But even though I’m back to watching Wrestling, sometimes they screw up and break the illusion and for a few minutes I slip back into my dislike for it. Perhaps it’s a very close shot where I can see the boot not connecting even a bit, or it’s a lazy grapple where I can tell it’s fake or most commonly when they flail their arms madly in a ‘flurry of blows’. Those moments break the illusion for me and it’s very difficult to get back into it.

But if there’s one thing I’ve learned and now recognise, it’s that despite the overselling and overacting, it’s not entirely fake. Wrestlers get hurt, constantly. They’re always in and out of surgery because the slams, throws and suplexes you see take a heavy toll on their bodies. Many have had to retire because a simple throw broke their necks and they had to have metal parts bolted into their spines to keep them functioning. Only a couple of weeks before I started watching these shows, a Mexican Luchador died in the middle of a fight with a former WWE star. It’s the kind of thing you start to realise when you see them constantly jump and throw themselves out of the ring into the stands.

Wrestling hooked me back in. I didn’t know what it was I was watching at first, just that it was intense, and I definitely had to do it again. And so I have.

By the way, if the above sounds familiar, I’ve used a line from NXT wrestler Rhyno. After a match he now famously—for us—came up to his opponent and said “I don’t know what that was, but it was intense. We need to do it again!” Tim and I are still surprised that no one has turned it into a meme. I remember telling him, “That bit was only slightly homoerotic!” to his reply of “Then it wasn’t just me who thought that!”

Since then it’s become an inside joke.

I’ve been enjoying the Roar of the Crowd, now I leave you to enjoy it as well!

 

4 responses to “The Roar of the Crowd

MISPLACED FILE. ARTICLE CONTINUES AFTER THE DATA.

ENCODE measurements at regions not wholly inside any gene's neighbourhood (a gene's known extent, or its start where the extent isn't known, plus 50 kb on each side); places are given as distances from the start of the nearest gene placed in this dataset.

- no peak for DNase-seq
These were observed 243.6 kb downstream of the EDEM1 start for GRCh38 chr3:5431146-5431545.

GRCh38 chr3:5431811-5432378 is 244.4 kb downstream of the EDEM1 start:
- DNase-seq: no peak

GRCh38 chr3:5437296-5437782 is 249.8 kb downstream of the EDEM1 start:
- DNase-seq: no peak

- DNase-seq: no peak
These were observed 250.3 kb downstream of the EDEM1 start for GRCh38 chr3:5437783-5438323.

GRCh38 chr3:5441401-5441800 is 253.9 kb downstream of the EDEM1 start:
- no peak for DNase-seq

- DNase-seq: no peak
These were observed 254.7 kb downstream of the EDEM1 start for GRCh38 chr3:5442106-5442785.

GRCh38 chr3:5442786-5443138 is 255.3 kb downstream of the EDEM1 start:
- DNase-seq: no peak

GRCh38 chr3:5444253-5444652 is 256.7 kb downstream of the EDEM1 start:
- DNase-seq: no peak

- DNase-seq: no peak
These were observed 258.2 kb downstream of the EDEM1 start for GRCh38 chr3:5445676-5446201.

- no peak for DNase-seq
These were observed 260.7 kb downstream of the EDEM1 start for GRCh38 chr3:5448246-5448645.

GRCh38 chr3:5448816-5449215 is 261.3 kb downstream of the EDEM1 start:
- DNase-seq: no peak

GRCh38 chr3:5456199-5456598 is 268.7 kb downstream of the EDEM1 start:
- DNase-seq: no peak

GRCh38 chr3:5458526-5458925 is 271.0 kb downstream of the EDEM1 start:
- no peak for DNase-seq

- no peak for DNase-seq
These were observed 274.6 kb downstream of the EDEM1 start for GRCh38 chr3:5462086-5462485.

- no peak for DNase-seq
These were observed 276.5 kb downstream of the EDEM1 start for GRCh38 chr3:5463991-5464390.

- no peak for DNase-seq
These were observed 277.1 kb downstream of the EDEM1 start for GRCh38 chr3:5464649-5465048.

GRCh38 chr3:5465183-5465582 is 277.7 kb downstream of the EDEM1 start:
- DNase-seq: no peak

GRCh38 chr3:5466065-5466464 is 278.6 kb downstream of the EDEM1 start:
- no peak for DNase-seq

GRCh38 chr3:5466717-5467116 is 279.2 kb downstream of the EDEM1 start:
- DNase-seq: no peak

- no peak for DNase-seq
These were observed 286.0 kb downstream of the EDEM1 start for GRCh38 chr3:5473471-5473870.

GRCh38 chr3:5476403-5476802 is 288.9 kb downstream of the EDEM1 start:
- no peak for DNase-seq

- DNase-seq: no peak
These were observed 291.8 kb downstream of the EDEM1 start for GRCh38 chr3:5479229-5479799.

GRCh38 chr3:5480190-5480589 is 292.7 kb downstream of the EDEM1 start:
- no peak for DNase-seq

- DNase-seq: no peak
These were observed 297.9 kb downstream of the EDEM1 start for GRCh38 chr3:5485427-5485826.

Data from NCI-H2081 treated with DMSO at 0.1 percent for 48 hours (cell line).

1. I loved wrestling during the days of Shawn Michaels, Macho Man and Bret Hart. I don’t watch the “sport” anymore but I do hear NXT and Lucja Underground are good stuff, especially for fans who have grown weary of RAW.

    Liked by 2 people

    • I came into professional wrestling very late. I was always into greco roman olympics – Which TRULY annoyed my friends “Wha’cha watching a sport where men grab one another for!?” “Because these men who grab one another could throw you as if you were a rag doll – And it’s cool!”

      Then I started to watch Pro Wrestling thanks to a man called CM Punk. Honestly – He changed the landscape. I truly believe that without him, the industry may not have started to pick up with people like me – Geeks. Yes, there are a lot of geeks who watch our beloved wrasslan now 🙂

      Also, Kev said “the other WWE stuff bores me”. Not even Kev there could be bored by SUPLEX CITY! 😛

      Liked by 2 people

  2. Suplex City I grant you, but I mean the traditional WWE tropes, the stuff you and I always talk about being outdated, such as Divas there to be arm-candy for the most part. Bad villain archetypes in the heels, etc. That’s the stuff that bores me, not Suplex City 🙂

    Like

Leave a Reply

Fill in your details below or click an icon to log in:

WordPress.com Logo

You are commenting using your WordPress.com account. Log Out / Change )

Twitter picture

You are commenting using your Twitter account. Log Out / Change )

Facebook photo

You are commenting using your Facebook account. Log Out / Change )

Google+ photo

You are commenting using your Google+ account. Log Out / Change )

Connecting to %s